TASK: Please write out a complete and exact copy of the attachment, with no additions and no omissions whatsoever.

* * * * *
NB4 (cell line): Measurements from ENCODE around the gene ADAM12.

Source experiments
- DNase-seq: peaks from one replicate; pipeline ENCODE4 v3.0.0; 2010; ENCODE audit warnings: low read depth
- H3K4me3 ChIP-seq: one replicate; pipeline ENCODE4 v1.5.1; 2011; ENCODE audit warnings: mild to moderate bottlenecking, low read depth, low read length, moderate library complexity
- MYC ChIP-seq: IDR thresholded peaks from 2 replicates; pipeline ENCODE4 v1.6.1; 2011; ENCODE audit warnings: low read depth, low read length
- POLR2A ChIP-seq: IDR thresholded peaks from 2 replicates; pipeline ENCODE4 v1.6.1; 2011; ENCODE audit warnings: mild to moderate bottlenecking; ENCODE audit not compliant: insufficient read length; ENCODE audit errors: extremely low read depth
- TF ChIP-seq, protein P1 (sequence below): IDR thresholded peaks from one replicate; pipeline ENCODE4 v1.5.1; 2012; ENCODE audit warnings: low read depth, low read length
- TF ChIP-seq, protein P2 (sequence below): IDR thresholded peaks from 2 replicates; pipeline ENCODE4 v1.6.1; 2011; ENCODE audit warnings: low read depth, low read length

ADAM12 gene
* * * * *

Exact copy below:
NB4 (cell line): Measurements from ENCODE around the gene ADAM12.

Source experiments
- DNase-seq: peaks from one replicate; pipeline ENCODE4 v3.0.0; 2010; ENCODE audit warnings: low read depth
- H3K4me3 ChIP-seq: one replicate; pipeline ENCODE4 v1.5.1; 2011; ENCODE audit warnings: mild to moderate bottlenecking, low read depth, low read length, moderate library complexity
- MYC ChIP-seq: IDR thresholded peaks from 2 replicates; pipeline ENCODE4 v1.6.1; 2011; ENCODE audit warnings: low read depth, low read length
- POLR2A ChIP-seq: IDR thresholded peaks from 2 replicates; pipeline ENCODE4 v1.6.1; 2011; ENCODE audit warnings: mild to moderate bottlenecking; ENCODE audit not compliant: insufficient read length; ENCODE audit errors: extremely low read depth
- TF ChIP-seq, protein P1 (sequence below): IDR thresholded peaks from one replicate; pipeline ENCODE4 v1.5.1; 2012; ENCODE audit warnings: low read depth, low read length
- TF ChIP-seq, protein P2 (sequence below): IDR thresholded peaks from 2 replicates; pipeline ENCODE4 v1.6.1; 2011; ENCODE audit warnings: low read depth, low read length

ADAM12 gene